Coquerel’s sifaka

Berlin’s zoos are supporting efforts to protect the Coquerel’s sifaka in Madagascar.

Project facts

  • Project partners

    Sifaka Conservation / Impact Madagascar

  • Species

    Coquerel’s sifaka (Propithecus coquereli)

  • IUCN threatened status

    Critically Endangered (CR)

  • Project location

    The Bongolava and Menabe regions of Madagascar

  • Greatest threats

    Habitat loss and illegal hunting

  • Response

    Setting up breeding programmes, habitat protection

Threat Categories of IUCN

A first for Europe

In 2021, Tierpark Berlin received its first ever Coquerel’s sifakas. The new arrivals were among the first of these striking lemurs ever to set foot on European soil. In 2021, the Duke Lemur Center in the United States sent members of this critically endangered species to a select number of European zoos so that a reserve population could be established in Europe. With the arrival of its sifakas, Tierpark Berlin also became coordinator of the new European Endangered Species Programme (EEP) for these lemurs.

Rare island dwellers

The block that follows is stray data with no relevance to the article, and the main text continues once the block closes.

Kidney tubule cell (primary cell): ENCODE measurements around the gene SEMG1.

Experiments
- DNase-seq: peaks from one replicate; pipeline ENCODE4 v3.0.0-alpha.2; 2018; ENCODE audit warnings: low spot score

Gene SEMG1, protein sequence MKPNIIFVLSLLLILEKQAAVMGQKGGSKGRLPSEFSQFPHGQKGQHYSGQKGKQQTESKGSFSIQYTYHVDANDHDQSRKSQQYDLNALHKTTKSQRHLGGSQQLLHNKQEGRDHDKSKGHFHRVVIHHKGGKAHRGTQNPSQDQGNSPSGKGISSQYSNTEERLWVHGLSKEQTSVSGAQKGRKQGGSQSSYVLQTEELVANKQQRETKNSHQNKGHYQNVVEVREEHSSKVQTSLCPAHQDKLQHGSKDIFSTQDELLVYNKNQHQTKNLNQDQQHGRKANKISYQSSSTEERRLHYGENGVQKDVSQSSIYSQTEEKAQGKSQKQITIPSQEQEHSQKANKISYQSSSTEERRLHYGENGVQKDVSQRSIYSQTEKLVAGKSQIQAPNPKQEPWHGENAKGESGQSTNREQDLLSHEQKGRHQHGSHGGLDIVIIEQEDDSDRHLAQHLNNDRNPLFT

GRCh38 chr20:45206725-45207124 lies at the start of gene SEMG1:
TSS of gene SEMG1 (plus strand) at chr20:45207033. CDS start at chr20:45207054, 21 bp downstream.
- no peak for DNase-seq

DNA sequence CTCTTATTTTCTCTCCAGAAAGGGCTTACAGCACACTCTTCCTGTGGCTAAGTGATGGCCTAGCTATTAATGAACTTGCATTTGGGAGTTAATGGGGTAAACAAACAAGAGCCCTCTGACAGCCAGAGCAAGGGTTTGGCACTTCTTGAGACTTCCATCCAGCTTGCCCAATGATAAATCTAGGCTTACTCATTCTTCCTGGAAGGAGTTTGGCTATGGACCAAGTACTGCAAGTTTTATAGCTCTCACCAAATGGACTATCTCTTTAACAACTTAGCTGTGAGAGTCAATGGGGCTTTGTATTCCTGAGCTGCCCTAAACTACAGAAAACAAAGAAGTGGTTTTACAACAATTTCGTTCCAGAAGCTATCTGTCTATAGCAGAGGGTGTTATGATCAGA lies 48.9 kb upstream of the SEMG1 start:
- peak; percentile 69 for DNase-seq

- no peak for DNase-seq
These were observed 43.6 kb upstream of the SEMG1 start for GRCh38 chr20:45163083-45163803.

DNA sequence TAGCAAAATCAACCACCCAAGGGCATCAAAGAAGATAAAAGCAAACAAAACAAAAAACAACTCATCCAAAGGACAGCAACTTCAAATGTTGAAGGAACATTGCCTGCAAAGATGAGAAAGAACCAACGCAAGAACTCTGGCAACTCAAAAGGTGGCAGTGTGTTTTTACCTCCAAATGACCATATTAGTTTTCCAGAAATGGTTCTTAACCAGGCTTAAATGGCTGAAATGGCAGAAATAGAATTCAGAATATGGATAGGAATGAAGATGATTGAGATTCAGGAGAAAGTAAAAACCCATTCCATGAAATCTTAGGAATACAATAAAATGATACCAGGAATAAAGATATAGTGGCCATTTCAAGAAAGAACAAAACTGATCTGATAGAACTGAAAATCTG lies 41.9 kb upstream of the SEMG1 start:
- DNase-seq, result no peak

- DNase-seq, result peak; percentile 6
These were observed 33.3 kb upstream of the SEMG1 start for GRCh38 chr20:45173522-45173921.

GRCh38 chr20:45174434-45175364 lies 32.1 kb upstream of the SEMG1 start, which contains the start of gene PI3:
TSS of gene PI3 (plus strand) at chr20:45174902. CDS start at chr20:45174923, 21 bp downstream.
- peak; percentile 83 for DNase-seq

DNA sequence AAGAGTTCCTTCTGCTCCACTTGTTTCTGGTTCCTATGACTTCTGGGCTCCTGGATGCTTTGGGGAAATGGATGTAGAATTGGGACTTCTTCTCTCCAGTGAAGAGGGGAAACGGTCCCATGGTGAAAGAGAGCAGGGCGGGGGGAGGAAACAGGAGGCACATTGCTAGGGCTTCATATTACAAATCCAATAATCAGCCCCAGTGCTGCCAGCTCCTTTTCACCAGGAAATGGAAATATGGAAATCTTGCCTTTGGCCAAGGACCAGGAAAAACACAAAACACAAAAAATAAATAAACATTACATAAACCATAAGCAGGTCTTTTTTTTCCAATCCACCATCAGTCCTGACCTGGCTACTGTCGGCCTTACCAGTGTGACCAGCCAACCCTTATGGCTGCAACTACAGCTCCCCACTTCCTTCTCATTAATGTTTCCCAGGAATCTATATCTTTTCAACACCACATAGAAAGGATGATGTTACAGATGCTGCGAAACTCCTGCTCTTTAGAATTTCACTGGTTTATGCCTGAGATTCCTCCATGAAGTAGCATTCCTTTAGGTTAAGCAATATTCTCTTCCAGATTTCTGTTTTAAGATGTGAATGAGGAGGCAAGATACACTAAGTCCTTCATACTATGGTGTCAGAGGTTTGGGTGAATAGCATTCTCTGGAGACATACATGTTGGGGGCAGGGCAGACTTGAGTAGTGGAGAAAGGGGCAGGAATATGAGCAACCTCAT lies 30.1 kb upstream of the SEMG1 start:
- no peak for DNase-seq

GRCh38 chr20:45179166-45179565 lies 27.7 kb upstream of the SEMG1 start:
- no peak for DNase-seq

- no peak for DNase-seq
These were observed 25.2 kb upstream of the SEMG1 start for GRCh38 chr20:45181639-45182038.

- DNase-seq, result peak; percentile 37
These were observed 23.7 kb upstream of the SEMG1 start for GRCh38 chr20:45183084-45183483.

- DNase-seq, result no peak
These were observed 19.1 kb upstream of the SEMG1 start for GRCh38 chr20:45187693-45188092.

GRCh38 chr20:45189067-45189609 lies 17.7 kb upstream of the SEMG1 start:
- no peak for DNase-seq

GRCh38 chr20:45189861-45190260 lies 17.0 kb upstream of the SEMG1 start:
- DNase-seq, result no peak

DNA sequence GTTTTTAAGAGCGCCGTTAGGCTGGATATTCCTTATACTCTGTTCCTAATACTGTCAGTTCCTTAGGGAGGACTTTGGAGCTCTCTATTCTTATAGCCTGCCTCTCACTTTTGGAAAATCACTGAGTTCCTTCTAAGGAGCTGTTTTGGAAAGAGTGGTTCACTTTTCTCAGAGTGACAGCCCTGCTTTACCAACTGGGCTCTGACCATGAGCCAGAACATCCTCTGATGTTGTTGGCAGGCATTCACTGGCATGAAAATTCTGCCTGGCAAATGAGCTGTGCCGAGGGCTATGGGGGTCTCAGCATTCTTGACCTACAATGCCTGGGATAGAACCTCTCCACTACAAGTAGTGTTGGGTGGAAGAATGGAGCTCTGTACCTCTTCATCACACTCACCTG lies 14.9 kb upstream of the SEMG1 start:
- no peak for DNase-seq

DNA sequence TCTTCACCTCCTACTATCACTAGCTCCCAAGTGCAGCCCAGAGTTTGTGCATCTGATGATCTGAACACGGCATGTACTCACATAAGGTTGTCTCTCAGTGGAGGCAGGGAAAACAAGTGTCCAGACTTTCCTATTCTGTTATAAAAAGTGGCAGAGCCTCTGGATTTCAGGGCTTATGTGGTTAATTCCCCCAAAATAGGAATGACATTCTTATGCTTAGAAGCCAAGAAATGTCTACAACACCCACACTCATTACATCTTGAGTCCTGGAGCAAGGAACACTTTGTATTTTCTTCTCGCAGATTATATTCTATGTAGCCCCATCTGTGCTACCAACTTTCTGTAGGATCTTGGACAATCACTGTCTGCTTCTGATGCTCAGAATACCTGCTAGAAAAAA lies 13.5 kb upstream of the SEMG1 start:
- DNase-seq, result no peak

Like all lemurs, Coquerel’s sifakas are endemic to Madagascar. The diurnal tree-dwellers are excellent climbers who spend the majority of their lives in the treetops. They jump from branch to branch on their search for food and are capable of covering up to 10 metres in a single leap. According to the International Union for Conservation of Nature (IUCN), 95 percent of all Madagascar’s lemurs are under threat of extinction – and the Coquerel’s sifaka is one of the most critically endangered.

Disappearing habitat

Deforestation, overconsumption of natural resources and habitat fragmentation all pose a serious ongoing problem. Roughly 45 percent of Madagascar’s rainforest was already destroyed by the 1950s – largely to make room for agriculture. Forest-dwelling animals are also affected by local human populations pushing deeper into remaining forests in search of food and firewood. Experts at the IUCN estimate that the entire population of Coquerel’s sifakas has dropped by more than 80 percent in the last three decades because of habitat loss.

Taking action

By deploying units to patrol specific areas of forest and working together with local people, the skilled and knowledgeable team working on Impact Madagascar’s Sifaka Conservation project are managing to reduce the impact of human activity on the Coquerel’s sifaka’s home.

Photos: © IMPACT MADAGASCAR/Sifaka Conservation

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Today, 29. February
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